About Silent Objects and Barking Watchdogs: The Role and Accountability of Environmental NGOs

Marjan Peeters*

*Corresponding author for this work

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Within environmental law, Environmental NGOs (hereafter NGOs) – being private actors established by civil society – often enjoy special procedural rights in order to help to achieve the public interest of a sound environment. Particularly when governments fall short in their public task to protect the environment, it will be crucial that NGOs – acting as watchdogs – step in by defending the voiceless interest of a sound environment. This contribution examines how NGOs are indeed able to contribute to the protection of the environment, and which challenges exist when NGOs act in the pursuance of this public interest. Core focus goes to the right of access to environmental information as being currently provided in EU law, and several opportunities and limits will be discussed. In view of the potential great informational power of NGOs, this contribution will also shed a light on the question of accountability of the NGOs themselves, and the way how the right to freedom of expression protects their freedom of speech in case they want to make accusations of malpractice or illegal behaviour of governments or industries.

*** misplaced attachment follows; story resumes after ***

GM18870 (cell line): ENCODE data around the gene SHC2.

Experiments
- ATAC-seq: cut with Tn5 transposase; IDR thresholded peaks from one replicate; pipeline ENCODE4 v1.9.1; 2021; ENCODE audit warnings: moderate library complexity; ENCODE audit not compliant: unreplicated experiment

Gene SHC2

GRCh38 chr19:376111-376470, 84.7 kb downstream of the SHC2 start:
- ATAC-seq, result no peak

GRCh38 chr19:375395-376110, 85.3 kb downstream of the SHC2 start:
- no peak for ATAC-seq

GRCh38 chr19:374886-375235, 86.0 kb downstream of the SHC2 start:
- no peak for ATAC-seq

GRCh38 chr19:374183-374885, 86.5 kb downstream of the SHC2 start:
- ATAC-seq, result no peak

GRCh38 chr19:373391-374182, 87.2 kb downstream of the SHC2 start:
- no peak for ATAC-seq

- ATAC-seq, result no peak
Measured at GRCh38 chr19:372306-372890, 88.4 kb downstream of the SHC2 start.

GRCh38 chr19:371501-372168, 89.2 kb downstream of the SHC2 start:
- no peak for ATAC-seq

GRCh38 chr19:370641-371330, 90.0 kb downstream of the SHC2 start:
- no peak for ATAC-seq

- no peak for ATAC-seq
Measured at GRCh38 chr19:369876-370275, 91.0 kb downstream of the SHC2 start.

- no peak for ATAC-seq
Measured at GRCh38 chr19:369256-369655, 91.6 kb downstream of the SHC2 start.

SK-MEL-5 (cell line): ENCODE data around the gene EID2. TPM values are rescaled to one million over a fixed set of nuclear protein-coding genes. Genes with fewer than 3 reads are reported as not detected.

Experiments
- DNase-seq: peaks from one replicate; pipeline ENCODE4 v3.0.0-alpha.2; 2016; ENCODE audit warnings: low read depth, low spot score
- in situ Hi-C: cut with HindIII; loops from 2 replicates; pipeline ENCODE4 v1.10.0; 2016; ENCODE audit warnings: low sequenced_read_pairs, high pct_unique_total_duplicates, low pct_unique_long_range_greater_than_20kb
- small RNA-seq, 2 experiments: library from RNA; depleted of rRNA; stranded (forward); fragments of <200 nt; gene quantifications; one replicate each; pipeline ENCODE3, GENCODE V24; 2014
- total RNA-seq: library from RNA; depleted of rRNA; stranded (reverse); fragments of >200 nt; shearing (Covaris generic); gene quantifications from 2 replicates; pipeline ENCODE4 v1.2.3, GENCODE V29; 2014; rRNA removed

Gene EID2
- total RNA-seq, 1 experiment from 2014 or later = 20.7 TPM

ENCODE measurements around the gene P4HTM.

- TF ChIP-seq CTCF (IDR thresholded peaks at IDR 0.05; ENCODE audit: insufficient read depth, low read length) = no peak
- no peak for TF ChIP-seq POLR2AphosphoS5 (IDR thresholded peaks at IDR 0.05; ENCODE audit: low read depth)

Original languageEnglish
Pages (from-to)449-472
Number of pages24
JournalEuropean Public Law
Issue number3
Publication statusPublished - 2018


  • Public interest; NGOs; Aarhus Convention; Procedural rights; Environmental information; Freedom of expression; Strategic Lawsuits; PRTR Protocol; Compliance; Confidentiality

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